New Delhi: The Supreme Court of India has deferred its hearing on Sahara Group's plea till Wednesday after the company sought more time from the court to make a statement on refunding Rs 27,000 crores to its investors.
Earlier, the 24 hours time given by the Supreme Court to Sahara group to decide whether they would comply with the apex court's directive to refund Rs 24,000 crore had expired on Tuesday.
The Supreme Court on Monday had rapped Sahara group for not refunding Rs 27,000 crore to nearly 3 crore investors, who had put their money into its two companies.
A bench headed by Chief Justice Altamas Kabir asked Sahara India Real Estate Corporation Ltd (SIRECL) and Sahara Housing Investment Corporation Ltd (SHICL) to tell whether they would be able to refund the entire amount to their investors within a week.
"Tell us by tomorrow (Tuesday) whether you are ready to pay up or face the music," the bench said, refusing to accept Sahara's readiness to deposit Rs 5,126 crore in compliance with the August 31 judgment.
Justice Kabir, who is known for his cool demeanour, had some harsh words for the companies for not implementing the apex court's order and said the firms' plea does not merit any hearing.
"Your intention is very shaky. Your every step is shaky, we can't interpret our order according to your need," the bench said.
Senior advocate Gopal Subramaniam, appearing for one of the companies, tried to justify its failure to refund the entire amount, but the bench strongly rebutted him saying,"You are justifying your conduct, which is not justifiable".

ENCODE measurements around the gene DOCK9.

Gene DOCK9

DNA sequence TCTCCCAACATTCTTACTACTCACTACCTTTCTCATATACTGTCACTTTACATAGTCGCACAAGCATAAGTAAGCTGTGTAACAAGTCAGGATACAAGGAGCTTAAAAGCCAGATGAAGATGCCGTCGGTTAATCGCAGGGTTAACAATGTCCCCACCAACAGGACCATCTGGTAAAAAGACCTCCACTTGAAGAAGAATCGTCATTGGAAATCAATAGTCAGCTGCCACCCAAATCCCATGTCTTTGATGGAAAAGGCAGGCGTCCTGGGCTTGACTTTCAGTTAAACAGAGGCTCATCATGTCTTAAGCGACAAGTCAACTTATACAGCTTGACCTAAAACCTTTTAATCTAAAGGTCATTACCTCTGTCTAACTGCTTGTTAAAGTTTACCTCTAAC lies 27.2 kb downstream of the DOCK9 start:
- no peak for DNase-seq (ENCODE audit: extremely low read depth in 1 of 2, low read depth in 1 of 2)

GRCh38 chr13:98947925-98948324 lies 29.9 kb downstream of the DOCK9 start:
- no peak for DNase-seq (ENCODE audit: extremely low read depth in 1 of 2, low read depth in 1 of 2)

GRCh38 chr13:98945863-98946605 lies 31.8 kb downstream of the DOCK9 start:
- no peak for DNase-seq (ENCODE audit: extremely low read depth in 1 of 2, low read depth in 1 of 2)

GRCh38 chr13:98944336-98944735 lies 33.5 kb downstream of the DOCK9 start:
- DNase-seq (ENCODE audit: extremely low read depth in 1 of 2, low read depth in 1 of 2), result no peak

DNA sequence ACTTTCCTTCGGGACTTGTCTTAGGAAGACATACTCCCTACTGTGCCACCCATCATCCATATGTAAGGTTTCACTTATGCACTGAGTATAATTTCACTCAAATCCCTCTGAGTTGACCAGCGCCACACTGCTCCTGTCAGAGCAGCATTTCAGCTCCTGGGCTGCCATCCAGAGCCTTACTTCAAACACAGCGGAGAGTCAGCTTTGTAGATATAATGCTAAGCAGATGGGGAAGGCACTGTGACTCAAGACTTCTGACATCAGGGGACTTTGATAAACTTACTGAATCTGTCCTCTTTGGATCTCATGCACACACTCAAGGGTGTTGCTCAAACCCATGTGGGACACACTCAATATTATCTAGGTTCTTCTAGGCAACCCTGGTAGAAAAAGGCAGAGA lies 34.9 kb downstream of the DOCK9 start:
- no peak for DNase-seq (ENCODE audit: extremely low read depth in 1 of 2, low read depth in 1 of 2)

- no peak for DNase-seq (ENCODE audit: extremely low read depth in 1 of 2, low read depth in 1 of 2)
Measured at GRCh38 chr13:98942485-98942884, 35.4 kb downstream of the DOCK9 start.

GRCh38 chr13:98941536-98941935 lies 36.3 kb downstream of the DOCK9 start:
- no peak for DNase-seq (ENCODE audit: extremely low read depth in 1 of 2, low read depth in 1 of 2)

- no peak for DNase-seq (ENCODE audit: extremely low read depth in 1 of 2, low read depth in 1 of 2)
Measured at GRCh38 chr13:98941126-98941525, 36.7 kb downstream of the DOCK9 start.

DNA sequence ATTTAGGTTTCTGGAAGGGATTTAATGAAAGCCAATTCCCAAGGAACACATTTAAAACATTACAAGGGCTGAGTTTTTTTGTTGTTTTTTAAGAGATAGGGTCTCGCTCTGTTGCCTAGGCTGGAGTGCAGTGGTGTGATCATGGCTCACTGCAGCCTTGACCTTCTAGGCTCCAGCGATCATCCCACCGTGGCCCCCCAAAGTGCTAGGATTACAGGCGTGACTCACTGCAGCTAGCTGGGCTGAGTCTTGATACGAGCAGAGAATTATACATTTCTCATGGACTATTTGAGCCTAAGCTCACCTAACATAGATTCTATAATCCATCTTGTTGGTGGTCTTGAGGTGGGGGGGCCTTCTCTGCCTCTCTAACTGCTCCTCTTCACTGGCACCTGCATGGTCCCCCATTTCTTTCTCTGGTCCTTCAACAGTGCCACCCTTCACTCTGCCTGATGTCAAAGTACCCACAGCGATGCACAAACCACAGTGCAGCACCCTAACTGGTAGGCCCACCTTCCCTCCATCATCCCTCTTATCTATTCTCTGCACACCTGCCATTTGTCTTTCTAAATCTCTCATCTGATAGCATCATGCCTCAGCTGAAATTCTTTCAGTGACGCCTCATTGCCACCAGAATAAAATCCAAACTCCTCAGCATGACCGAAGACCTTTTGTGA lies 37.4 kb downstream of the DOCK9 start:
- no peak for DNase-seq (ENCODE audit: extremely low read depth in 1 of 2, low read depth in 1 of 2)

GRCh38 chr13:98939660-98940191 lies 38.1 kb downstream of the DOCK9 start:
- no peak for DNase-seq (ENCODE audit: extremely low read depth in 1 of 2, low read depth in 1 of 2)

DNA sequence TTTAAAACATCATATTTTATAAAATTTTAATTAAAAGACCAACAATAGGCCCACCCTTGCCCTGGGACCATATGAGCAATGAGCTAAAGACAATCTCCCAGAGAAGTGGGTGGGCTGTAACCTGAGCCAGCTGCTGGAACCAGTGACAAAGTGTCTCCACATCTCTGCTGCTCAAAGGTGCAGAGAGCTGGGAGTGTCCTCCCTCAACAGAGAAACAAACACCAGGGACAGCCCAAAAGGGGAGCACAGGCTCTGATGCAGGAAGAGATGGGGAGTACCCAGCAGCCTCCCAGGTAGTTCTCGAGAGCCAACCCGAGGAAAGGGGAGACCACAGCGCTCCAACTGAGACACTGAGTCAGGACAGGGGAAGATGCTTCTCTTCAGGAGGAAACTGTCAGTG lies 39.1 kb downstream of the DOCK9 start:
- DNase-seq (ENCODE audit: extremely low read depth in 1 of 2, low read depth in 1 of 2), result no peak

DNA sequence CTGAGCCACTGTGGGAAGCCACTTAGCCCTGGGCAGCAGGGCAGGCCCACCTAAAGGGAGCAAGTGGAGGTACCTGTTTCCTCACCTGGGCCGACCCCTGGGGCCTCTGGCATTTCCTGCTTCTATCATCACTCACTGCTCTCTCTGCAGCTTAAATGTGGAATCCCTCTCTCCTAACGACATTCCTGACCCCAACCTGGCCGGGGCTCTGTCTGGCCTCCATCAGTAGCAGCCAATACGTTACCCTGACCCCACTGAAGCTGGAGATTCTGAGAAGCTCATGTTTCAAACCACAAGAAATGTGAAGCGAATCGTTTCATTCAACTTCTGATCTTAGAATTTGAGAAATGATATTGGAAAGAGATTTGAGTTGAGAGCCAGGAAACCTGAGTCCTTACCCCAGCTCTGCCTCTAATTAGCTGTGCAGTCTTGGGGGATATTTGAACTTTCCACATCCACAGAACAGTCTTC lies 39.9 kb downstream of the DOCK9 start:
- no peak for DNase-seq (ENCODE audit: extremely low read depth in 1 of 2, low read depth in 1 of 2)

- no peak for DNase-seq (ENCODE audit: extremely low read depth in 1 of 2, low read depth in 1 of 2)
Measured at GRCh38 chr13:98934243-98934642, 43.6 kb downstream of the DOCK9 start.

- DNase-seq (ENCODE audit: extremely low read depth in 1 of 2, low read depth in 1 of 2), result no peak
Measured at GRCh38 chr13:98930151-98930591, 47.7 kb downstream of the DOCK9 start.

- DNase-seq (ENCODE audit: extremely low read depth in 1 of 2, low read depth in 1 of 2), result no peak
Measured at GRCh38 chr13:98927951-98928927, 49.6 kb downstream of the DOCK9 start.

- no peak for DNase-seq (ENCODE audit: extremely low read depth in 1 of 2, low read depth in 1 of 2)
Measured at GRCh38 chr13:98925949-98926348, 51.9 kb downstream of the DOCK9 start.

The bench, however, granted a day's time to the two firms to inform it if they would be able to refund the money or not.
Market regulator SEBI also opposed Sahara's petition and submitted that it has already filed a contempt petition against them and said that a strong action should be taken against them.
The bench, however, said it is more concerned about the common man, who has invested his money in the companies.
"If you want me to send them to jail, we would send them, but we are more concerned about the investment made by the common man," the bench observed.
During the argument, Justice Kabir lost his cool when senior advocate Mukul Rohatgi, appearing for another Sahara firm, stood up to argue the case.
"This is not the way. Even when your side is losing, you do not have the right to jump in," Justice Kabir said asking Rohatgi to sit down.
With Agency Inputs
First Published: Tuesday, December 4, 2012, 09:20